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Title: Left ventricular function assessment using a fast 3D gradient echo pulse sequence: comparison to standard multi-breath hold 2D steady state free precession imaging and accounting for papillary muscles and trabeculations
Author(s): B. Sievers , S. Schrader , W. Rehwald , P. Hunold , J. Barkhausen , R. Erbel
Journal: Acta Cardiologica
Volume: 66 Issue: 3 Date: 2011
Objective: Papillary muscles and trabeculae for ventricular function analysis are known to significantly contribute to accurate volume and mass measurements. Fast imaging techniques such as three-dimensional steady-state free precession (3D SSFP) are increasingly being used to speed up imaging time, but sacrifice spatial resolution. It is unknown whether 3D SSFP, despite its reduced spatial resolution, allows for exact delineation of papillary muscles and trabeculations. We therefore compared 3D SSFP ventricular function measurements to those measured from standard multi-breath hold two-dimensional steady-state free precession cine images (standard 2D SSFP).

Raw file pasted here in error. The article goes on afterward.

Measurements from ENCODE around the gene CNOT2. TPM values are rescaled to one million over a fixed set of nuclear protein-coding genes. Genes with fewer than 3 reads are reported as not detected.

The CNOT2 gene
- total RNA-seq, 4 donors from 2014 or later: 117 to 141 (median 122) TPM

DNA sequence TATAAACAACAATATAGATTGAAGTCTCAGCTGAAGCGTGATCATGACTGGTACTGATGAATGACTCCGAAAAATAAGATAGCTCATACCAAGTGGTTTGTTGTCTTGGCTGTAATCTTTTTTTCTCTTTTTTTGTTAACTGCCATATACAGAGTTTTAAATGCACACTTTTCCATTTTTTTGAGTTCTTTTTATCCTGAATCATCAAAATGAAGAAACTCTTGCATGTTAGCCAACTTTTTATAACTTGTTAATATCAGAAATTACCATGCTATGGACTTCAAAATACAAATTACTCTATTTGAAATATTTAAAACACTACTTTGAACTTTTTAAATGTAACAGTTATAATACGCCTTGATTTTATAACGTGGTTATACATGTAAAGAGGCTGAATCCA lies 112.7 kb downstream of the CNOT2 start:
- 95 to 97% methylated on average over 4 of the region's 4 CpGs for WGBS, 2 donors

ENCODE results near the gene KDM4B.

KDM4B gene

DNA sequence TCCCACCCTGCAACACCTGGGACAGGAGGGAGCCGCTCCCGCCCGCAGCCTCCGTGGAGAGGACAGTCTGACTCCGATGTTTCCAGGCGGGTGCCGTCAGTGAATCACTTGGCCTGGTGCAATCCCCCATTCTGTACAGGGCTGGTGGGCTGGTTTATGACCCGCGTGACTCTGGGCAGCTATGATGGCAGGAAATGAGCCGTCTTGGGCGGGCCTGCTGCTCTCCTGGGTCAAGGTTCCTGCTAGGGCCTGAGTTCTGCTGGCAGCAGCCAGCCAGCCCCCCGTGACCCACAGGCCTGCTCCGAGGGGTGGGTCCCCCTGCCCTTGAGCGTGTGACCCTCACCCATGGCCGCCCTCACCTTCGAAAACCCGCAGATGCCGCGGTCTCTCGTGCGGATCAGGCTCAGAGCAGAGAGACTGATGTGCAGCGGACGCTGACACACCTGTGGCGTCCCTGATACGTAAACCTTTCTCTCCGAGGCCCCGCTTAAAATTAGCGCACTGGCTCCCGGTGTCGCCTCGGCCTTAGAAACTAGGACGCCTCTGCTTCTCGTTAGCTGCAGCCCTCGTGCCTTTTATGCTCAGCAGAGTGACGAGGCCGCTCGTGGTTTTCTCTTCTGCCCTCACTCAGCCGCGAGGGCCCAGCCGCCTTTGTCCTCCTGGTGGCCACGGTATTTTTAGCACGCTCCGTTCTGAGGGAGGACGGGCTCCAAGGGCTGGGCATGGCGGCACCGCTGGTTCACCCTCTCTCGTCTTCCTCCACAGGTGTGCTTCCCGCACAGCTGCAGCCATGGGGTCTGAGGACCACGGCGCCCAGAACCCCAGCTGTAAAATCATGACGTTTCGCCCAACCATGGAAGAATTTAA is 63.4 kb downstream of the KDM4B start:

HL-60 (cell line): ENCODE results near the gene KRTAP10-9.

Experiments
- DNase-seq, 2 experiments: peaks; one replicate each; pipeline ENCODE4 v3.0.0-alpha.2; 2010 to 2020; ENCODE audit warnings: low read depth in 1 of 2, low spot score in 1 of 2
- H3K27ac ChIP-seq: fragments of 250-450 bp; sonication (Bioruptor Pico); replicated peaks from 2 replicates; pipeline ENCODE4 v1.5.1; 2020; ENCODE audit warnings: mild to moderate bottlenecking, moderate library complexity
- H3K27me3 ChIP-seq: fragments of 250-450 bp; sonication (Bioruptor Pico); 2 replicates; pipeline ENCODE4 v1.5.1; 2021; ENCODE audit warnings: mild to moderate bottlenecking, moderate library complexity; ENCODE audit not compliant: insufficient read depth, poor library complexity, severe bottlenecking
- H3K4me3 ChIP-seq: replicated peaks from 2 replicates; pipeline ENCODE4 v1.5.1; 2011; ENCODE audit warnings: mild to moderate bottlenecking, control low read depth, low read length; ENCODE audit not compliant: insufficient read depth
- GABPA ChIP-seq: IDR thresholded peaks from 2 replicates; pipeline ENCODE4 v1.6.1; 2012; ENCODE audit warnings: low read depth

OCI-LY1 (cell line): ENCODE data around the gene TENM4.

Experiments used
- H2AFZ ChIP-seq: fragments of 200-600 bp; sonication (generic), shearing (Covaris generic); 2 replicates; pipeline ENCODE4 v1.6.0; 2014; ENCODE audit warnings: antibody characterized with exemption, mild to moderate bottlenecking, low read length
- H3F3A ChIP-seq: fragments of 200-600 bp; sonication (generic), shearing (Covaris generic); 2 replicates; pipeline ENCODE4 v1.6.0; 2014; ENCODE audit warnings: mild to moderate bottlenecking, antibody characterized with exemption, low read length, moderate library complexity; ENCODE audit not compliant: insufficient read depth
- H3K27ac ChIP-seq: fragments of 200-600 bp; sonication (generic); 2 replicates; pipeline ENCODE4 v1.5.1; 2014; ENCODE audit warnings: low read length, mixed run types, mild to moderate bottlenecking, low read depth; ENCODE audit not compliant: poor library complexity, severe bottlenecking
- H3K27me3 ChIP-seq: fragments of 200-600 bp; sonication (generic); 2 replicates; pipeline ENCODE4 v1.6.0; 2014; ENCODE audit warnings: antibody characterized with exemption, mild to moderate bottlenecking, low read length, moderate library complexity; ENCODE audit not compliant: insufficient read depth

Methods and results: 14 healthy subjects and 14 patients with impaired left ventricular function underwent 1.5 Tesla cine imaging. A stack of short axis images covering the left ventricle was acquired with 2D SSFP and 3D SSFP. Left ventricular volumes, ejection fraction, and mass were determined. Analysis was performed by substracting papillary muscles and trabeculae from left ventricular volumes. In addition, reproducibility was assessed.
EDV, ESV, EF, and mass were not significantly different between 2D SSFP and 3D SSFP (mean difference healthy subjects: -0.06 ± 3.2 ml, 0.54 ± 2.2 ml, -0.45 ± 1.8%, and 1.13 ± 0.8 g, respectively; patients: 1.36 ± 2.8 ml, -0.15 ± 3.5 ml, 0.86 ± 2.5%, and 0.91 ± 0.9 g, respectively; P ≥ 0.095). Intra- and interobserver variability was not different for 2D SSFP (P ≥ 0.64 and P ≥ 0.397) and 3D SSFP (P ≥ 0.53 and P ≥ 0.47).
Conclusions: Differences in volumes, EF, and mass measurements between 3D SSFP and standard 2D SSFP are very small, and not statistically significant. 3D SSFP may be used for accurate ventricular function assessment when papillary muscles and trabeculations are to be taken into account.